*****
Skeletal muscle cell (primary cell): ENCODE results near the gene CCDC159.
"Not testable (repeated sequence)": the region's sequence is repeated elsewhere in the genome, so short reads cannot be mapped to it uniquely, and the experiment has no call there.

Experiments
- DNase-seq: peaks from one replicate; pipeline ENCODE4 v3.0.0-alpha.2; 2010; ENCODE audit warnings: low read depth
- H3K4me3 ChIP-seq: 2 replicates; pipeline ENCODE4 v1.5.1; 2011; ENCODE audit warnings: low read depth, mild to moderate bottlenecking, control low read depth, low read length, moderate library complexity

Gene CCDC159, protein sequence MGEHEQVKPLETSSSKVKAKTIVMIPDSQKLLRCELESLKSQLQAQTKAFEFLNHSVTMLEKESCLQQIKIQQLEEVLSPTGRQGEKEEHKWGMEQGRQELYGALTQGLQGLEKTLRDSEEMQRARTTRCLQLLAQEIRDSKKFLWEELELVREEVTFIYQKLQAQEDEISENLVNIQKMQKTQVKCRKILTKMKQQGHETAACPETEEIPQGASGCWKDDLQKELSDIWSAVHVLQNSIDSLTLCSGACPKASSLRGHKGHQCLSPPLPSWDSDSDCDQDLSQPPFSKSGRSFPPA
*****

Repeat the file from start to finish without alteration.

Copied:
Skeletal muscle cell (primary cell): ENCODE results near the gene CCDC159.
"Not testable (repeated sequence)": the region's sequence is repeated elsewhere in the genome, so short reads cannot be mapped to it uniquely, and the experiment has no call there.

Experiments
- DNase-seq: peaks from one replicate; pipeline ENCODE4 v3.0.0-alpha.2; 2010; ENCODE audit warnings: low read depth
- H3K4me3 ChIP-seq: 2 replicates; pipeline ENCODE4 v1.5.1; 2011; ENCODE audit warnings: low read depth, mild to moderate bottlenecking, control low read depth, low read length, moderate library complexity

Gene CCDC159, protein sequence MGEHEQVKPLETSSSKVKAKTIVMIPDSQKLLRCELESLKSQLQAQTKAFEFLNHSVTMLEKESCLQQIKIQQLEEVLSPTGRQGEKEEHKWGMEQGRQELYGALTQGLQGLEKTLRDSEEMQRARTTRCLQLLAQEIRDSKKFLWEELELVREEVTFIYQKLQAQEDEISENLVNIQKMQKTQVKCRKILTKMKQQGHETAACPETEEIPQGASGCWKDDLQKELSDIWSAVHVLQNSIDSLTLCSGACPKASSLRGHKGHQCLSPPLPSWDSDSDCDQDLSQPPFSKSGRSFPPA